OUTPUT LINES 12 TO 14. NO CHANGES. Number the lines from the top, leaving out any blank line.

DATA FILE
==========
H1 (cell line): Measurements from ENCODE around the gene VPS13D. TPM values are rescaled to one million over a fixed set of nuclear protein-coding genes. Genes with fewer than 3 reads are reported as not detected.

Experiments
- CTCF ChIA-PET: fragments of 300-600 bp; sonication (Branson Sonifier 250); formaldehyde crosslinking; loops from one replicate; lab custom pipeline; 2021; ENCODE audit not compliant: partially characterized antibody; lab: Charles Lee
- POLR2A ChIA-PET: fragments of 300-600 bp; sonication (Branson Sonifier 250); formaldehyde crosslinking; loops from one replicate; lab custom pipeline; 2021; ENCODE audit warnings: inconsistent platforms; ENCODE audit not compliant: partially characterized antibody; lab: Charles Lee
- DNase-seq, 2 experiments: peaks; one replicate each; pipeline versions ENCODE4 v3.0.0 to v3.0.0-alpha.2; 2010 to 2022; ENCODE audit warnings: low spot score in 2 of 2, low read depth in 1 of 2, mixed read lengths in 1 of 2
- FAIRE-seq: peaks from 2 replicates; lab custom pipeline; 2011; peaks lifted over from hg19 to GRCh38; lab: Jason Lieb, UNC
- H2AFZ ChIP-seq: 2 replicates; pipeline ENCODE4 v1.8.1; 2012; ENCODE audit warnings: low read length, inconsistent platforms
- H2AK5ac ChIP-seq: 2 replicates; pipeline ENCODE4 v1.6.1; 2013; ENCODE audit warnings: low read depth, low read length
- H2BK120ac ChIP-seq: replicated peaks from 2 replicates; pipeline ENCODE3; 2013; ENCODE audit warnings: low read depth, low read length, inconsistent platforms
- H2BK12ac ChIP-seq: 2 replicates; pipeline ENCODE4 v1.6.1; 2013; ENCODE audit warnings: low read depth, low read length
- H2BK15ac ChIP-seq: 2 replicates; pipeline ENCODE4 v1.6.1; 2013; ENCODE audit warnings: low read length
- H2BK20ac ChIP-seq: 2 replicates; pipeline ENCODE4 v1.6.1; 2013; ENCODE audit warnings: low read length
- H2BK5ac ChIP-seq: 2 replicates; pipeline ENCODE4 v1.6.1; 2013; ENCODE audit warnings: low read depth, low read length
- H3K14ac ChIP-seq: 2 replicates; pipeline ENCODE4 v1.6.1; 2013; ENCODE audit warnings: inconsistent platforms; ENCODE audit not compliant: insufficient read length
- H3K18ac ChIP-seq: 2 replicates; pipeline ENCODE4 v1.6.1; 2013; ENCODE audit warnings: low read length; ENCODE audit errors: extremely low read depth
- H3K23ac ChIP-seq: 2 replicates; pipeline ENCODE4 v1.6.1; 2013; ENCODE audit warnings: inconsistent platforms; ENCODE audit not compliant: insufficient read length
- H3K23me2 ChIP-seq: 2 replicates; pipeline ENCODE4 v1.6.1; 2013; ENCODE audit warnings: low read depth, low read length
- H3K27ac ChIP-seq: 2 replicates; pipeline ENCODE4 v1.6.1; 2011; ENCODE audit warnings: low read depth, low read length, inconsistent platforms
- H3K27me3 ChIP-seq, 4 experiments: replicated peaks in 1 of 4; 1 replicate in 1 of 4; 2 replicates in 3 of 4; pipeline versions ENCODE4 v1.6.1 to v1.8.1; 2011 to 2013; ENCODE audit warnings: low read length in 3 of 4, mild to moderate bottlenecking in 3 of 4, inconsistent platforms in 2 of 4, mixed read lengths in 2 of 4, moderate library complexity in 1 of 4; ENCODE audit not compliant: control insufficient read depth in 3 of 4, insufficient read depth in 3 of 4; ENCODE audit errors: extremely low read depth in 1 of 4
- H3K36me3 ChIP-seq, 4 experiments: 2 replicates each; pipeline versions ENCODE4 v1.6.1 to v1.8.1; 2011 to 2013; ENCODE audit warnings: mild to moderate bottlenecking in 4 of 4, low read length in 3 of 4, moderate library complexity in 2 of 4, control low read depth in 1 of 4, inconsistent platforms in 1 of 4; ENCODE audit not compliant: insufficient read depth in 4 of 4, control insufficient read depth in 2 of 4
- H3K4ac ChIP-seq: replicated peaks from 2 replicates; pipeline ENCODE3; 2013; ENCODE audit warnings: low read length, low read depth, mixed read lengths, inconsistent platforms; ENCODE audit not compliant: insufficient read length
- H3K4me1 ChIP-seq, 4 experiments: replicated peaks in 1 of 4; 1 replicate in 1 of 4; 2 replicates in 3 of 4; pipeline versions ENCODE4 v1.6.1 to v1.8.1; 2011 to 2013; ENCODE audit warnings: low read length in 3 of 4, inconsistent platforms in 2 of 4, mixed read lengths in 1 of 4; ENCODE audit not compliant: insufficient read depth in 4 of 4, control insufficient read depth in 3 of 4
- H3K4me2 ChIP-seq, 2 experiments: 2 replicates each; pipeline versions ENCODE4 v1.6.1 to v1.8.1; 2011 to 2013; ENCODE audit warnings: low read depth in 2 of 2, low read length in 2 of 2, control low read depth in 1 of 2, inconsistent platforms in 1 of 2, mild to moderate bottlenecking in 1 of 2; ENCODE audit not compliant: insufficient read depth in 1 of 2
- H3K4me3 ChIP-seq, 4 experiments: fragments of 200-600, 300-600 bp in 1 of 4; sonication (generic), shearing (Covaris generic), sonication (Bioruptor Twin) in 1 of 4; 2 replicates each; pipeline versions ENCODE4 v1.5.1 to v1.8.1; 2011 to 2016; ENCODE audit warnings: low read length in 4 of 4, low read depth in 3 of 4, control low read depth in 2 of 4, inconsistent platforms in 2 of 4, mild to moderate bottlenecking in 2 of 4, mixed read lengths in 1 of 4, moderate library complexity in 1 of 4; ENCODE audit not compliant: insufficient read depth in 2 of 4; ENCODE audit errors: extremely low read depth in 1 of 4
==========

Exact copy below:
- H2BK20ac ChIP-seq: 2 replicates; pipeline ENCODE4 v1.6.1; 2013; ENCODE audit warnings: low read length
- H2BK5ac ChIP-seq: 2 replicates; pipeline ENCODE4 v1.6.1; 2013; ENCODE audit warnings: low read depth, low read length
- H3K14ac ChIP-seq: 2 replicates; pipeline ENCODE4 v1.6.1; 2013; ENCODE audit warnings: inconsistent platforms; ENCODE audit not compliant: insufficient read length